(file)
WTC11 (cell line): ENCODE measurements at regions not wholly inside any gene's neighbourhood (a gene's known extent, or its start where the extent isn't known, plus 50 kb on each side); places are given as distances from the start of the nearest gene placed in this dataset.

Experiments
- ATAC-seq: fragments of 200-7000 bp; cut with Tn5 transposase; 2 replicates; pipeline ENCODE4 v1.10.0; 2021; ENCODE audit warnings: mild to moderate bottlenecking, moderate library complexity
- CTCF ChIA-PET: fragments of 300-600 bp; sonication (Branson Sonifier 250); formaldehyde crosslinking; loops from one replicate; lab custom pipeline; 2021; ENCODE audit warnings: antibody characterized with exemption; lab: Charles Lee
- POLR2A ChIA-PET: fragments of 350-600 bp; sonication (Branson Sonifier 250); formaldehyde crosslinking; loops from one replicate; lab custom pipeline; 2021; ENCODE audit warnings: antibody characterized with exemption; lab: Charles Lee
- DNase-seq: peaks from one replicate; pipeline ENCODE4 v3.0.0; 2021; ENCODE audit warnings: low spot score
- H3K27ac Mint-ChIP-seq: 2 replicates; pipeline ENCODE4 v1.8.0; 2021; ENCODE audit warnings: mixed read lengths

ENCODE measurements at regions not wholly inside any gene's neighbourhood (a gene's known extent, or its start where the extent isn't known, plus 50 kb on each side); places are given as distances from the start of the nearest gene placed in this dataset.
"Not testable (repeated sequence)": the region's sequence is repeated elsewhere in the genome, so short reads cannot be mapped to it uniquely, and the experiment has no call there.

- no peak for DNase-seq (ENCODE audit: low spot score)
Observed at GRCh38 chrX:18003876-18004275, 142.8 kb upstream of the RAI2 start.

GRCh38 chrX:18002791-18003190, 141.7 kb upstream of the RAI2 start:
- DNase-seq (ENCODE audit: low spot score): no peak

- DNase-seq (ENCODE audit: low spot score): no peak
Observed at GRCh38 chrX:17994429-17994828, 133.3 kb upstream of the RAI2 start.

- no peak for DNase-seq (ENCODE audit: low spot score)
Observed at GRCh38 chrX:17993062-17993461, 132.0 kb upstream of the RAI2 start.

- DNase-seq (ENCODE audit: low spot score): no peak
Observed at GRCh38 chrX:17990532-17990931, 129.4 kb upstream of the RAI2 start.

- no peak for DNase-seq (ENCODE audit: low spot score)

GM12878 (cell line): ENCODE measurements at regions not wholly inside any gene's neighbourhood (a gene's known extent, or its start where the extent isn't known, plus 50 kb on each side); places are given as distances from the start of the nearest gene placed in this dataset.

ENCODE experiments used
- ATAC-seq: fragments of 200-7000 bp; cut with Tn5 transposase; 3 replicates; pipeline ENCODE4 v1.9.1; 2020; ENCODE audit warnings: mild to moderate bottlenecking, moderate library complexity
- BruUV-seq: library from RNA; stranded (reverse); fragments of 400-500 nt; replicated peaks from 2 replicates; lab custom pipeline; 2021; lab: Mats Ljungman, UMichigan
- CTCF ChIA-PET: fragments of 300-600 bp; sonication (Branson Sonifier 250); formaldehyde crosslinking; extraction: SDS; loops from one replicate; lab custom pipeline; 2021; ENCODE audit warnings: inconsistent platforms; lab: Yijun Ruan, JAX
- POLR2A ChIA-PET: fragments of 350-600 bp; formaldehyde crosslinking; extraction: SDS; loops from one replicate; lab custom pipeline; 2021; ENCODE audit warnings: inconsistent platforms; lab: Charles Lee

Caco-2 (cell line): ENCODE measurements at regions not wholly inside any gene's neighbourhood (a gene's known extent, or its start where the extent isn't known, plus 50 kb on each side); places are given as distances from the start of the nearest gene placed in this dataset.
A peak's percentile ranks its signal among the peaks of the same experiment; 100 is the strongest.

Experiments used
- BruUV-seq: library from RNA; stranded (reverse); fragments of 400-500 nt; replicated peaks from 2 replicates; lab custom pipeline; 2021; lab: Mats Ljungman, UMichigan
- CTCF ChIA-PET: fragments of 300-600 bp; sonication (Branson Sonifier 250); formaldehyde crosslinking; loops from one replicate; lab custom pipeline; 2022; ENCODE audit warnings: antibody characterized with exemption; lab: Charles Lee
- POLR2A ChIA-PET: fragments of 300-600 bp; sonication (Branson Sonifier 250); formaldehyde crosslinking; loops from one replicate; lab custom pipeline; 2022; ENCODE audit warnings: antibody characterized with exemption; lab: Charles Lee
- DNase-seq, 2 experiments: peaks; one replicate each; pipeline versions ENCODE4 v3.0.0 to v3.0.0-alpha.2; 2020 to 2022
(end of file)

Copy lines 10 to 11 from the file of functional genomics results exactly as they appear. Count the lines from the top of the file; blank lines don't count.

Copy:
- no peak for DNase-seq (ENCODE audit: low spot score)
Observed at GRCh38 chrX:18003876-18004275, 142.8 kb upstream of the RAI2 start.